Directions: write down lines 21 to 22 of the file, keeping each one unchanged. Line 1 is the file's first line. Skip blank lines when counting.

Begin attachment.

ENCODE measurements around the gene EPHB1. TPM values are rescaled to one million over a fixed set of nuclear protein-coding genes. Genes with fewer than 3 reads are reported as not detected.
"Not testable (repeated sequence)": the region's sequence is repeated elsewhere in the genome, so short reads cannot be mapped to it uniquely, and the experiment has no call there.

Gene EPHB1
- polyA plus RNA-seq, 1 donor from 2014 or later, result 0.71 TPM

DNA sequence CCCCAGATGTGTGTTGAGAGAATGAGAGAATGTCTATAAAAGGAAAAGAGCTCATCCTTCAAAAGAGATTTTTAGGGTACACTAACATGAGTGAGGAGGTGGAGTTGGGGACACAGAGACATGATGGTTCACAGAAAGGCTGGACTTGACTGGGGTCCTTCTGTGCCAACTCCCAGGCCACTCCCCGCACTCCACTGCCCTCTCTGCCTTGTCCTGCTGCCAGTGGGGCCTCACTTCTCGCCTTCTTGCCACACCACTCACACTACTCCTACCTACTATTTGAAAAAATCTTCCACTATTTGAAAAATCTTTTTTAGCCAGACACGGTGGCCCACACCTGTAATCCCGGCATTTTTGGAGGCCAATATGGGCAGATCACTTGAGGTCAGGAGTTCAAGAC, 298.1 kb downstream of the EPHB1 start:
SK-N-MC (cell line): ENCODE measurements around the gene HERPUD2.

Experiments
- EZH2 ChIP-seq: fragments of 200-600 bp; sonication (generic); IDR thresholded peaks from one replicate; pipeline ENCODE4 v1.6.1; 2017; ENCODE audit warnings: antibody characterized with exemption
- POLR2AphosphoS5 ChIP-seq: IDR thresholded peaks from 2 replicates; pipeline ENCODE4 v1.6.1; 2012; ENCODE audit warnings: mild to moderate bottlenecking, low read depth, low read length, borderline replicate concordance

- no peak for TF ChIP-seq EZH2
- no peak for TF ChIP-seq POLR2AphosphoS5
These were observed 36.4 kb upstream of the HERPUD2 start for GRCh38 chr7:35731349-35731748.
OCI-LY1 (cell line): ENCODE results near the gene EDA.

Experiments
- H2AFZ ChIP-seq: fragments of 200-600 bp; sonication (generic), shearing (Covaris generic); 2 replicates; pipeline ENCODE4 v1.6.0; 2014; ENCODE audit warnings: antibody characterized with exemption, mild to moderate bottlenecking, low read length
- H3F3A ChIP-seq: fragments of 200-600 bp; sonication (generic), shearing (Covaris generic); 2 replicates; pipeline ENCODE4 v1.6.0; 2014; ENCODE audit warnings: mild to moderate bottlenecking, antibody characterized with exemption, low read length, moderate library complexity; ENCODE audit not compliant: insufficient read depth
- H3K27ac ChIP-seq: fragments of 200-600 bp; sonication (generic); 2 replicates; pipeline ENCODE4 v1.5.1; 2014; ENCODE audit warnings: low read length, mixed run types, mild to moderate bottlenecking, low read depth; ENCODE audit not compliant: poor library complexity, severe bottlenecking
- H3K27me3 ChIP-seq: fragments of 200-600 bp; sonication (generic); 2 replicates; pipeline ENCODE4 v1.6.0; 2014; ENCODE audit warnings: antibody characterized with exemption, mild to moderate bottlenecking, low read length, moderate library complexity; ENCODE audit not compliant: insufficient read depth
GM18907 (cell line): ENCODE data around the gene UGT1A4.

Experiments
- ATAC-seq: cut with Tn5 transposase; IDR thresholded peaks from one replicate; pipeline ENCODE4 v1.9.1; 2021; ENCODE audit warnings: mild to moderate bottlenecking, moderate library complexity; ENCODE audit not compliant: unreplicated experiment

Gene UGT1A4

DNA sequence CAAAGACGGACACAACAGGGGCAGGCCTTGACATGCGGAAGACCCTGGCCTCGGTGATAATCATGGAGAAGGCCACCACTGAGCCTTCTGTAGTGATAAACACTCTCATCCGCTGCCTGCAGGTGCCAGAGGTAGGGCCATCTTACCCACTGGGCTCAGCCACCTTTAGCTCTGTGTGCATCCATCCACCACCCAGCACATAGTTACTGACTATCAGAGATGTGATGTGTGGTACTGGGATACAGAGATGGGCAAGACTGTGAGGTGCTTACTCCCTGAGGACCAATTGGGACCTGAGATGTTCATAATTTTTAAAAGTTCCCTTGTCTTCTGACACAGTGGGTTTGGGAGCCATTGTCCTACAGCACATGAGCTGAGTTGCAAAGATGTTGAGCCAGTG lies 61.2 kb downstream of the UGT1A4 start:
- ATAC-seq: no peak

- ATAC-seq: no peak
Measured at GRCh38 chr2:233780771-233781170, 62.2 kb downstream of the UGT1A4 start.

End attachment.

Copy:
- ATAC-seq: cut with Tn5 transposase; IDR thresholded peaks from one replicate; pipeline ENCODE4 v1.9.1; 2021; ENCODE audit warnings: mild to moderate bottlenecking, moderate library complexity; ENCODE audit not compliant: unreplicated experiment

Gene UGT1A4